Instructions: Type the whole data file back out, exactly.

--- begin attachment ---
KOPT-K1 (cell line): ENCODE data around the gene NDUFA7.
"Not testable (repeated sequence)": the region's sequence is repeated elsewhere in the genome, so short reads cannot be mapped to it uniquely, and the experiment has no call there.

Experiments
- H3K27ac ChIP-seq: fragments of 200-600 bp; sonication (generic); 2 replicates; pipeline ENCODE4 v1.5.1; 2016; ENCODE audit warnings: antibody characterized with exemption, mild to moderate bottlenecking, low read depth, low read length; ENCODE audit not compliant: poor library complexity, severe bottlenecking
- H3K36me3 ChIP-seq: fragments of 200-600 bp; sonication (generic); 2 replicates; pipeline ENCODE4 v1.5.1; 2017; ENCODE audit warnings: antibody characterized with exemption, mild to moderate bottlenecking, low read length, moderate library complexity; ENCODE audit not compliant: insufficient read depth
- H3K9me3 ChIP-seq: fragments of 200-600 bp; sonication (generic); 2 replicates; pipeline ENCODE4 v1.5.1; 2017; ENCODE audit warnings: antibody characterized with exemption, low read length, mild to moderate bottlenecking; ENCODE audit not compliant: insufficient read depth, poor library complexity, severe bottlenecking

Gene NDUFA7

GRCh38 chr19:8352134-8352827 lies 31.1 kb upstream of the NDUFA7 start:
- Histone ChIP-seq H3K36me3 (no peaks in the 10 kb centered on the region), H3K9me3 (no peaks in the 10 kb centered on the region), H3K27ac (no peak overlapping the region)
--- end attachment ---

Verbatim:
KOPT-K1 (cell line): ENCODE data around the gene NDUFA7.
"Not testable (repeated sequence)": the region's sequence is repeated elsewhere in the genome, so short reads cannot be mapped to it uniquely, and the experiment has no call there.

Experiments
- H3K27ac ChIP-seq: fragments of 200-600 bp; sonication (generic); 2 replicates; pipeline ENCODE4 v1.5.1; 2016; ENCODE audit warnings: antibody characterized with exemption, mild to moderate bottlenecking, low read depth, low read length; ENCODE audit not compliant: poor library complexity, severe bottlenecking
- H3K36me3 ChIP-seq: fragments of 200-600 bp; sonication (generic); 2 replicates; pipeline ENCODE4 v1.5.1; 2017; ENCODE audit warnings: antibody characterized with exemption, mild to moderate bottlenecking, low read length, moderate library complexity; ENCODE audit not compliant: insufficient read depth
- H3K9me3 ChIP-seq: fragments of 200-600 bp; sonication (generic); 2 replicates; pipeline ENCODE4 v1.5.1; 2017; ENCODE audit warnings: antibody characterized with exemption, low read length, mild to moderate bottlenecking; ENCODE audit not compliant: insufficient read depth, poor library complexity, severe bottlenecking

Gene NDUFA7

GRCh38 chr19:8352134-8352827 lies 31.1 kb upstream of the NDUFA7 start:
- Histone ChIP-seq H3K36me3 (no peaks in the 10 kb centered on the region), H3K9me3 (no peaks in the 10 kb centered on the region), H3K27ac (no peak overlapping the region)